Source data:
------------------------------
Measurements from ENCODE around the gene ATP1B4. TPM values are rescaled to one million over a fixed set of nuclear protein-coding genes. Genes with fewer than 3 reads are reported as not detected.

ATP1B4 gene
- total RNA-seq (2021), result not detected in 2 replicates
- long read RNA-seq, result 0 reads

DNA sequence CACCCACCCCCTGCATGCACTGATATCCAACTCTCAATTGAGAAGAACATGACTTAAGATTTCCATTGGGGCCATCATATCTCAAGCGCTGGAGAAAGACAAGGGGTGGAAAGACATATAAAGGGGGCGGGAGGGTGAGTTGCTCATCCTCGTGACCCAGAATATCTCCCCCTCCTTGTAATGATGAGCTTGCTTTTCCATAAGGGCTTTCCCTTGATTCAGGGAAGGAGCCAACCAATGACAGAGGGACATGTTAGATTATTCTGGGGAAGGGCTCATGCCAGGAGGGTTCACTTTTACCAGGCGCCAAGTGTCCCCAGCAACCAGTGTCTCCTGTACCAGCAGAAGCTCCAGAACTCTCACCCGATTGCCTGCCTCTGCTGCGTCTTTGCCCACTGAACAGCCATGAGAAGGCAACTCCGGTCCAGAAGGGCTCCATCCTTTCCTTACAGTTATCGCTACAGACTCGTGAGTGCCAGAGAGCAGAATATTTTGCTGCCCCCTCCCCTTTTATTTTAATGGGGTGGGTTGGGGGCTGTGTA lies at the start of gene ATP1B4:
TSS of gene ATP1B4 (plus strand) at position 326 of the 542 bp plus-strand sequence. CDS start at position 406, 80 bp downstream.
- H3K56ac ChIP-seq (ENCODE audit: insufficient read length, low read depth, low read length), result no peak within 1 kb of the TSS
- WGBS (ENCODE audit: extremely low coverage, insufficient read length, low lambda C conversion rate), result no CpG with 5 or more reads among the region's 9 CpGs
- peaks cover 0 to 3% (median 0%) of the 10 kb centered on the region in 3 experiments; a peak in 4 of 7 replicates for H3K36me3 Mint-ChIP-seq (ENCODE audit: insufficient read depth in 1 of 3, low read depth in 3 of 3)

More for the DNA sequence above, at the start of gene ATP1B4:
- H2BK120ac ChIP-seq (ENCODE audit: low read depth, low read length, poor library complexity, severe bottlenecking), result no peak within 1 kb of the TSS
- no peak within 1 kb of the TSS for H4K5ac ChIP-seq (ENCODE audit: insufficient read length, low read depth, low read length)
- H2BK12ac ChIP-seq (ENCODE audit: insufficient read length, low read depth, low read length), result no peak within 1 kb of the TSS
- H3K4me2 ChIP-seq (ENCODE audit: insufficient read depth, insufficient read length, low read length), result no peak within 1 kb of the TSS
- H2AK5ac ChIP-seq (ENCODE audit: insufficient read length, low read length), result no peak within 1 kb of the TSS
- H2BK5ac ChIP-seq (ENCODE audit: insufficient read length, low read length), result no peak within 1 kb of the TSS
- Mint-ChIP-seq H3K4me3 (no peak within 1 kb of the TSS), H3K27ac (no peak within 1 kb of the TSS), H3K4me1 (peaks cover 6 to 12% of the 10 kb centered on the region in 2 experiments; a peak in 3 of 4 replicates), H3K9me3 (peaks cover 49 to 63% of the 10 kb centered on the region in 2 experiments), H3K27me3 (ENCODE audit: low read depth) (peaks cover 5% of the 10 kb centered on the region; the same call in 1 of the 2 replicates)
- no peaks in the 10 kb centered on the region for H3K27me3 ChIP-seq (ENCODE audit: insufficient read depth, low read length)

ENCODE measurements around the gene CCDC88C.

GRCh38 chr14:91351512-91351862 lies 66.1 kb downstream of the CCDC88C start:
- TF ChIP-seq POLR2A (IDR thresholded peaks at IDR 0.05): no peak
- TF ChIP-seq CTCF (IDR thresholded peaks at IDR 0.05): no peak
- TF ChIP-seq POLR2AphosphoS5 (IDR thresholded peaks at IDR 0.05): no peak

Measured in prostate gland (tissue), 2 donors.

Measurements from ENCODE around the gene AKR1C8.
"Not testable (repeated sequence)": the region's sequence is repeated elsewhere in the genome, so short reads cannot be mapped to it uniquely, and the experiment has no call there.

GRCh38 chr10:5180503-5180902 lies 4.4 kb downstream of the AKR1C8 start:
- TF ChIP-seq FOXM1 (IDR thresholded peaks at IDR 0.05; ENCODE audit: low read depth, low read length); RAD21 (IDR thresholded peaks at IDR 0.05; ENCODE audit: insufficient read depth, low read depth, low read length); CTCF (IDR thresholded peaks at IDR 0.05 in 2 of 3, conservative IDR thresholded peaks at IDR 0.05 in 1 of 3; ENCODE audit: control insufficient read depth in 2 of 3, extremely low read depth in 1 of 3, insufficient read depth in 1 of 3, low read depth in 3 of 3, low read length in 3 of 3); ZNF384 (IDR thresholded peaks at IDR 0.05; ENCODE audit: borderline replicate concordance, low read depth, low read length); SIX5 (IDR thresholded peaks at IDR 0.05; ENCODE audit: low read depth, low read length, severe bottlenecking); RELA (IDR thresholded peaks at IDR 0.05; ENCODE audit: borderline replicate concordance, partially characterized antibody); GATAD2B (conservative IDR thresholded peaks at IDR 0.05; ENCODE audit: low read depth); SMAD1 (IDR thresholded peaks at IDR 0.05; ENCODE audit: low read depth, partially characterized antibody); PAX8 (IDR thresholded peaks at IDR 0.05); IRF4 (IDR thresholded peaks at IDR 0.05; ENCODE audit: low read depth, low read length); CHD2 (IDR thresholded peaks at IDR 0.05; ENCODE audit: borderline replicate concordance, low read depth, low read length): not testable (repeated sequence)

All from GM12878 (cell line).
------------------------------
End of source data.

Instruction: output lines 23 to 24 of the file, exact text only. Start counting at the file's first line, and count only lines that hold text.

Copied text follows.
- TF ChIP-seq POLR2AphosphoS5 (IDR thresholded peaks at IDR 0.05): no peak

Measured in prostate gland (tissue), 2 donors.